Borough cover


George Crabbe (1754-1832)

1. Letter 1 General Description
2. Letter 2 The Church
3. Letter 3 The Vicar, The Curate, &c
4. Letter 4 Introduction and Sects And Professions In Religion
5. Letter 5 The Election
6. Letter 6 Professions--Law
7. Letter 7 Professions--Physic
8. Letter 8 Trades
9. Letter 9 Amusements
10. Letter 10 Clubs And Social Meetings
11. Letter 11 Inns
12. Letter 12 Players
13. Letter 13 The Almshouse And Trustees
14. Letter 14 Inhabitants Of The Almshouse: Life Of Blaney
15. Letter 15 Inhabitants Of The Almshouse: Clelia
16. Letter 16 Inhabitants Of The Almshouse: Benbow
17. Letter 17 The Hospital And Governors
18. Letter 18 The Poor And Their Dwellings
19. Letter 19 The Poor Of The Borough: The Parish Clerk
20. Letter 20 The Poor Of The Borough: Ellen Orford
21. Letter 21 The Poor Of The Borough: Abel Keene
22. Letter 22 The Poor Of The Borough: Peter Grimes
23. Letter 23 Prisons
24. Letter 24 Schools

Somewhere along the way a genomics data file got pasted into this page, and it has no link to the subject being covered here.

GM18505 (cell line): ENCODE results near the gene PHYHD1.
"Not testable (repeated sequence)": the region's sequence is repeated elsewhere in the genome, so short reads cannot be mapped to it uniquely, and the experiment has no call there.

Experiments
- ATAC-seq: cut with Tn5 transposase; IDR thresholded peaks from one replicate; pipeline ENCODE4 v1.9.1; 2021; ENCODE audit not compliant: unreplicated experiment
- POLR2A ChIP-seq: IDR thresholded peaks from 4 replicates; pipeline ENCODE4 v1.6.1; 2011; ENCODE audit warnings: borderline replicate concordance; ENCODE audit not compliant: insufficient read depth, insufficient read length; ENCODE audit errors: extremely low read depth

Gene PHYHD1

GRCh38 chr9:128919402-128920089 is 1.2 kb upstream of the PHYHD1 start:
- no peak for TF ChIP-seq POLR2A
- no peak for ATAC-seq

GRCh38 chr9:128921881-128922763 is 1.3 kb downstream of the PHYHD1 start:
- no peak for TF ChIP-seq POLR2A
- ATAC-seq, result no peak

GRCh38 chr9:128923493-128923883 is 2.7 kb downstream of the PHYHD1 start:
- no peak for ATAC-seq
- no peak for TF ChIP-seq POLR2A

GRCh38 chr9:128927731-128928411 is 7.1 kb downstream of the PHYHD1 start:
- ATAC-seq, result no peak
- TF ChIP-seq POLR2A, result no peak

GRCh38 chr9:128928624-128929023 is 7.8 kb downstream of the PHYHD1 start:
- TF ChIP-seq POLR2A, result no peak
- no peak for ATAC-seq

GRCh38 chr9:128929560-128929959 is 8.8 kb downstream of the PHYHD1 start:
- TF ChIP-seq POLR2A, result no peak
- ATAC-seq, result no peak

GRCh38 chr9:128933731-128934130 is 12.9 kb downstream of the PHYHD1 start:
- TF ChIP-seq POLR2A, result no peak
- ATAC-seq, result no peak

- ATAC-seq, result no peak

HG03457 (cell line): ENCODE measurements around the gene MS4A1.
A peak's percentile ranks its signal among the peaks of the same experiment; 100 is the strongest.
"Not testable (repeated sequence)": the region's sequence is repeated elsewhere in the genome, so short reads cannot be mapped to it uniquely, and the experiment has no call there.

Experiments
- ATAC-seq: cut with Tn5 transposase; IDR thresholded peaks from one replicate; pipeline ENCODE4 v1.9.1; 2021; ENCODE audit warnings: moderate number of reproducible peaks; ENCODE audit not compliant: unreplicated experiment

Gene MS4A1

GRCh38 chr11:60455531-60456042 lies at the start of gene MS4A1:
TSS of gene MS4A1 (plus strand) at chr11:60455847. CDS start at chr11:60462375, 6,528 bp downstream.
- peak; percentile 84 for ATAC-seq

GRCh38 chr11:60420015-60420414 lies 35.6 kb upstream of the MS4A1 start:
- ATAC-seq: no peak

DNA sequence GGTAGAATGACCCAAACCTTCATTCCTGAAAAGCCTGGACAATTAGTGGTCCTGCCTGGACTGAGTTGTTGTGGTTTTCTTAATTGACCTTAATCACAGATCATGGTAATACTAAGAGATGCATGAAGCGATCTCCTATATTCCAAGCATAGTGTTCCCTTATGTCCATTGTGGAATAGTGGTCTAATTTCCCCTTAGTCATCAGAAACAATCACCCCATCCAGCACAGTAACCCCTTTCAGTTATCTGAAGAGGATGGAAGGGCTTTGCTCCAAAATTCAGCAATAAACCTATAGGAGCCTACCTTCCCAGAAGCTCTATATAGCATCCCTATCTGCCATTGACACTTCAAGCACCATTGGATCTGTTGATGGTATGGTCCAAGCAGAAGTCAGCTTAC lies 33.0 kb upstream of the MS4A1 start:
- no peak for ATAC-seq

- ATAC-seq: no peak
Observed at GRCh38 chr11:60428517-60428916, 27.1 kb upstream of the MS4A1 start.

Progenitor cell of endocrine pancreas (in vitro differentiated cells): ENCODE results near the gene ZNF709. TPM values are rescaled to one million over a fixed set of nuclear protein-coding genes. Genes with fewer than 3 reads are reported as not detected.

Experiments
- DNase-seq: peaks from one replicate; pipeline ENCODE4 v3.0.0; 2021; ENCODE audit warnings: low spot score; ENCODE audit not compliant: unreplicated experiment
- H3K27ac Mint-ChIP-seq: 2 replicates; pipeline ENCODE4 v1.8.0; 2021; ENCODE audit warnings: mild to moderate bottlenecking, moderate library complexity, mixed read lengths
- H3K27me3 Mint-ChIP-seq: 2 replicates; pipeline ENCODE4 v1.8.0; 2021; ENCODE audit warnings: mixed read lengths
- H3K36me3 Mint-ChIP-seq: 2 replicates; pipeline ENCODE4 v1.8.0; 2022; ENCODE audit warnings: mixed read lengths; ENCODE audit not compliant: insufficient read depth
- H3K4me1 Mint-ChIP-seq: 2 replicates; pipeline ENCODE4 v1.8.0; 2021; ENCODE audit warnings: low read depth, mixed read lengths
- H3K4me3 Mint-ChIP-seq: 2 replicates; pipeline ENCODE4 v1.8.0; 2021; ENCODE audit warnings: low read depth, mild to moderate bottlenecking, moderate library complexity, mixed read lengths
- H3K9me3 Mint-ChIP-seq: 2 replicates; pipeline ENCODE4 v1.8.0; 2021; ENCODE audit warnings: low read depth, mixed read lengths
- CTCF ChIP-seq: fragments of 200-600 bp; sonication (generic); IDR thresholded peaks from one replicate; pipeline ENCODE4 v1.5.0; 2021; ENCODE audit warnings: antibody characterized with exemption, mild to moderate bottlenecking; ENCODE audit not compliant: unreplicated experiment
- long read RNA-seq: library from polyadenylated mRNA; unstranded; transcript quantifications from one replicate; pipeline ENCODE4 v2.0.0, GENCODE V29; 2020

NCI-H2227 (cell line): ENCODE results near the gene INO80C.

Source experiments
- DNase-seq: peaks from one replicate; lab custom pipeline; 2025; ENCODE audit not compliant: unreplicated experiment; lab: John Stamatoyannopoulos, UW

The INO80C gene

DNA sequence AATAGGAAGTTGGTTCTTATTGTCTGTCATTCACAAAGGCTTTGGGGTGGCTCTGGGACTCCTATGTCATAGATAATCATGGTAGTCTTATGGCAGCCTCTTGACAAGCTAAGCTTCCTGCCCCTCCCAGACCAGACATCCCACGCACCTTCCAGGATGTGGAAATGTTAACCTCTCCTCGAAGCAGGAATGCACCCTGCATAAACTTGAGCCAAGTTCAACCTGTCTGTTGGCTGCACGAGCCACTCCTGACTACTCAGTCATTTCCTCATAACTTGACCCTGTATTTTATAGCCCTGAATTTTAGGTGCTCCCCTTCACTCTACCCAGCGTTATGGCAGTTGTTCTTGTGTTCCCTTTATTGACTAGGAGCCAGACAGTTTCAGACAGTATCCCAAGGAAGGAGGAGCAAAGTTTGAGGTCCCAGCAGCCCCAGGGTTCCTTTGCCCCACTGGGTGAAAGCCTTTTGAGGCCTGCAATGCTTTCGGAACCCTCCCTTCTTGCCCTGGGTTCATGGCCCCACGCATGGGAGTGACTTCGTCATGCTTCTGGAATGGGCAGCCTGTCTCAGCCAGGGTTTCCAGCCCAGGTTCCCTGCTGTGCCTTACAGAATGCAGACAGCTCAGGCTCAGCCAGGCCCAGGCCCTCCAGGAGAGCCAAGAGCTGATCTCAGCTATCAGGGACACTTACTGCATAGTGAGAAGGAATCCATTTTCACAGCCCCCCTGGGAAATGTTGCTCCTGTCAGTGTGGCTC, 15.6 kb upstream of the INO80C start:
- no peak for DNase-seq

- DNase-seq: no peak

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English village life and villagers in the east of England in the late 1700’s and early 1800s—is the subject of The Borough. George Crabbe was an English poet, surgeon, and clergyman. He is best known for his early use of the realistic narrative form and his descriptions of middle and working-class life and people. Lord Byron, an avowed admirer of Crabbe's poetry, described him as "nature's sternest painter, yet the best." Crabbe's poetry was predominantly in the form of heroic couplets, and has been described as unsentimental in its depiction of provincial life and society. Modern critic Frank Whitehead has said that "Crabbe, in his verse tales in particular, is an important–indeed, a major–poet whose work has been and still is seriously undervalued." A borough is an administrative division in various countries. In principle, the term borough designates a self-governing township although, in practice, official use of the term varies widely. Benjamin Britten took the story of Peter Grimes (Letter 22) for his opera of the same name, though Britten changed the import of the story.